Tackling the Economic Goliath

The recent floods have posed new challenges to already struggling economy 

By Muhammad Ragheeb

Pakistan’s economic crisis which the current coalition government found itself thrown into six months ago seems to be slightly under control and clouds of an imminent default have subsided for now. The release of the IMF tranche a month back has allowed some stability to state bank reserves and has restored hope that other sources of multilateral funding from international donors will also be approved thus stabilizing our situation to some extent.

 However various challenges still remain, now further exasperated by the devastating floods as well as by the Federal Reserve increasing interest rates to battle inflation in the United States. Headline inflation in Pakistan has crossed 40% and is the highest it’s been in the past 50 years since the separation of Bangladesh. 

A commodity super cycle post Corona led to prices of raw materials soaring in the international market which drastically increased our imports and greatly increased our current account deficit leading to a balance of payment crisis and thus a rapid fall in our currency value. The situation was made worse by the government giving subsidies on oil and energy which greatly increased consumption of these imported commodities as well as by the delay in the restoration of the IMF program which deprived us from access to dollar inflows.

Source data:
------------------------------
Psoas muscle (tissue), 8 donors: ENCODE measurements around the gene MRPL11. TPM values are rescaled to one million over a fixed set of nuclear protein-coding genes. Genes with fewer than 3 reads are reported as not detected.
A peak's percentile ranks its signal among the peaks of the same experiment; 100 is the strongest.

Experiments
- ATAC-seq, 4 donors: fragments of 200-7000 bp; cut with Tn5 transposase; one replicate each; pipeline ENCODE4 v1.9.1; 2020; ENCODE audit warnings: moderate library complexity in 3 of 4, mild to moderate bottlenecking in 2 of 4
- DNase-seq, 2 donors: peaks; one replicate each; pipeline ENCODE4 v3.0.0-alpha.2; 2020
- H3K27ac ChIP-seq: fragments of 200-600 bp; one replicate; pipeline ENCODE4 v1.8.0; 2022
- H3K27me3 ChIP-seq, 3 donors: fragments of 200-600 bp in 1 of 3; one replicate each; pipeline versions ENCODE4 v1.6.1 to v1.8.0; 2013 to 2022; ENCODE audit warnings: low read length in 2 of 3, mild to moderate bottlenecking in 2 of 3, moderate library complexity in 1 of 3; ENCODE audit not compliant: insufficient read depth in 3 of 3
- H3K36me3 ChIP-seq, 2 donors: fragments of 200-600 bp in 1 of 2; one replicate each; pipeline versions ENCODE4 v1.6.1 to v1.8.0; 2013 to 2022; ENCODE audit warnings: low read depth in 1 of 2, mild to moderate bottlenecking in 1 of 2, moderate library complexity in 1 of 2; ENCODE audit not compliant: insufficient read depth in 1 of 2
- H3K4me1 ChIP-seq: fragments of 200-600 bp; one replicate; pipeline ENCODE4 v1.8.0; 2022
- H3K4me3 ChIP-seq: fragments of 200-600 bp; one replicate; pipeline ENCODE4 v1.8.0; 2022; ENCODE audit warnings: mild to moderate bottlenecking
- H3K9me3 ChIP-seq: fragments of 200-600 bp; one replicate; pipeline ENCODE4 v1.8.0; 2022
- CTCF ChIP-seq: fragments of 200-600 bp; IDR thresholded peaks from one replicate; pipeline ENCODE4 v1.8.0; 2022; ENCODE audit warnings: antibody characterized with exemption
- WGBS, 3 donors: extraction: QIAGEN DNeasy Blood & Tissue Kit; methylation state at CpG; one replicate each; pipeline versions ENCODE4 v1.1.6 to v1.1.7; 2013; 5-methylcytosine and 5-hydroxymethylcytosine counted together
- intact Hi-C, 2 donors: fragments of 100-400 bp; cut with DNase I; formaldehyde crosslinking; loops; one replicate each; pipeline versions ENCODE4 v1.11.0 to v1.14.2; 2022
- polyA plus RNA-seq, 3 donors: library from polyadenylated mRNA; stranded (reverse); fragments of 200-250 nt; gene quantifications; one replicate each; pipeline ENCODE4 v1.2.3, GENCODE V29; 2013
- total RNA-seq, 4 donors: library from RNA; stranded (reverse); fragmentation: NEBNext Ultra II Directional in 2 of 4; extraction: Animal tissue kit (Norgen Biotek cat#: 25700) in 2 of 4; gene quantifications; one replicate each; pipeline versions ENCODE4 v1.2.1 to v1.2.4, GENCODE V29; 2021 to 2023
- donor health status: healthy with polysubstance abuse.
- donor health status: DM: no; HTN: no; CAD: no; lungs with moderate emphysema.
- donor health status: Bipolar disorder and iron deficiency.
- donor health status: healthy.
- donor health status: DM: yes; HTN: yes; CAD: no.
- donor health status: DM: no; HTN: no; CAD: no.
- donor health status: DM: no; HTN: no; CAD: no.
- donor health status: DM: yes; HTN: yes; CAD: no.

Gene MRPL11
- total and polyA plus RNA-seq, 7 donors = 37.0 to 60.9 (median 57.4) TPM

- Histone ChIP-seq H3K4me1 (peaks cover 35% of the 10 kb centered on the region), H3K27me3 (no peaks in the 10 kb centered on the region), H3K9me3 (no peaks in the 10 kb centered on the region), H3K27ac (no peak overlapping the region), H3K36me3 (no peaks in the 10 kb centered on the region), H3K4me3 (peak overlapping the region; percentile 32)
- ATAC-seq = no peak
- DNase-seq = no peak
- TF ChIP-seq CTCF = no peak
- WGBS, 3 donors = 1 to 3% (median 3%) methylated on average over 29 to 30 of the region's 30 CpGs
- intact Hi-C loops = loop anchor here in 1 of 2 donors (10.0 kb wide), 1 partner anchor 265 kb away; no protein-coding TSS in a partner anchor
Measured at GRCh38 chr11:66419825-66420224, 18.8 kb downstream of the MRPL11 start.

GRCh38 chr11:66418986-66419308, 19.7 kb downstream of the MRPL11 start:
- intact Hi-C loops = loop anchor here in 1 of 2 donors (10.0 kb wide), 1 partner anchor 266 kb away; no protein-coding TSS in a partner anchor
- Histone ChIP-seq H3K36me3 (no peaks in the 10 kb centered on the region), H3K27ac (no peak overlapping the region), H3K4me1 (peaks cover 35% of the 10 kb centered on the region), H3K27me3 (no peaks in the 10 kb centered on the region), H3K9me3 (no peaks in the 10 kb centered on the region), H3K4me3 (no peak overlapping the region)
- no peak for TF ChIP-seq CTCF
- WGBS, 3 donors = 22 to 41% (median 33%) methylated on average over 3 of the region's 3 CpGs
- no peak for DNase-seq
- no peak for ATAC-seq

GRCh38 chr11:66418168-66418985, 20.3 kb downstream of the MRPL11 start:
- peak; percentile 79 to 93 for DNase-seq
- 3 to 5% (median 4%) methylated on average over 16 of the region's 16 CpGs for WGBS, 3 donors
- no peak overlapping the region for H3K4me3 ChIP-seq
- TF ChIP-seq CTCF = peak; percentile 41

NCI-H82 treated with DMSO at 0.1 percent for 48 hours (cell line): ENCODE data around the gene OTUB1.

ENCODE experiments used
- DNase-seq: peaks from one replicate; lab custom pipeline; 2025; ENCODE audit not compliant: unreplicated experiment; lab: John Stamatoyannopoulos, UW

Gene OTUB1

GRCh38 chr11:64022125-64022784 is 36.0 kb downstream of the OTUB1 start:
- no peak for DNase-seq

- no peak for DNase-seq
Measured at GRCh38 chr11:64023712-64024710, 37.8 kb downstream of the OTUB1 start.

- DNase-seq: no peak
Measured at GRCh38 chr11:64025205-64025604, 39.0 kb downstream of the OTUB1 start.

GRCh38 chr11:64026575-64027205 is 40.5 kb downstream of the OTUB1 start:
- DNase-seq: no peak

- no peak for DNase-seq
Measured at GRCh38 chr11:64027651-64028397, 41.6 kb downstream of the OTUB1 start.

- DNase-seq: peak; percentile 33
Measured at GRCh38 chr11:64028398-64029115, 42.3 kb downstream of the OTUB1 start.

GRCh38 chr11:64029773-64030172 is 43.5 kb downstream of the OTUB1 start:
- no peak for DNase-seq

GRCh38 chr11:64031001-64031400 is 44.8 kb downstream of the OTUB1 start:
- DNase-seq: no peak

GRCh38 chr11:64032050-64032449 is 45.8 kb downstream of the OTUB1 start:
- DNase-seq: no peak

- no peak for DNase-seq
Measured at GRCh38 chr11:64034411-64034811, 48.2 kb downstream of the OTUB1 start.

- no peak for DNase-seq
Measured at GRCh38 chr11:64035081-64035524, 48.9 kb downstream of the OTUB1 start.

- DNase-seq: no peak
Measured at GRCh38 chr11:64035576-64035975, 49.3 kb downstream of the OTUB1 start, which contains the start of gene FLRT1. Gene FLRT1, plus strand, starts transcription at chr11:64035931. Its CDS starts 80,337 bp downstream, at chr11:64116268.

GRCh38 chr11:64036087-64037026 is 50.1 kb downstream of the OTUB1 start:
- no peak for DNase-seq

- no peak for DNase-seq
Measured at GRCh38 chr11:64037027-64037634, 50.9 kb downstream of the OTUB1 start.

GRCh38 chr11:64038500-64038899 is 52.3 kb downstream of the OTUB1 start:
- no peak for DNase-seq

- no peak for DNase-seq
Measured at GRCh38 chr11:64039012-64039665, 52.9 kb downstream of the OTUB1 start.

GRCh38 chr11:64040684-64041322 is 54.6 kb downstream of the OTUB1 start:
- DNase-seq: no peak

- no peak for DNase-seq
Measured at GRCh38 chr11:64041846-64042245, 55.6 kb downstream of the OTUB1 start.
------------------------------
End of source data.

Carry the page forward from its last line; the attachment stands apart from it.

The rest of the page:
The recent floods however are a huge dent to recovery efforts and have greatly worsened our economic situation. More than 33 million people have been affected by these floods with many thousands killed. Huge tracts of Sindh, Baluchistan and South Punjab have been submerged under water now for months.

The cost of damages from these floods is estimated to be around 30 billion USD. Along with the humanitarian crisis that these floods present, they are also causing increased inflation and currency devaluation. The floods have destroyed vast areas of cropland that was being used for cultivation of rice, wheat, vegetables and fruits. In the province of Sindh so much land has been submerged under water that a 100 square km artificial lake has emerged in the heart of it. 

Severe flooding has led to roads and railway tracks being cut off, damaging supply chains and the ability of supplier’s to reach urban markets. This has led to fears of a food shortage developing in the country and thus is forcing importers and government to spend dollars on imports of these commodities from Iran, Afghanistan and China.

 This in turn increases demand for dollars and further devalues the rupee. The floods have also increased inflation since the lack of supply from domestic sources is pushing prices of food items even higher. Food security is already very precarious in a country of 270 million people like Pakistan and hence food inflation has hit already marginalized segments of society even harder.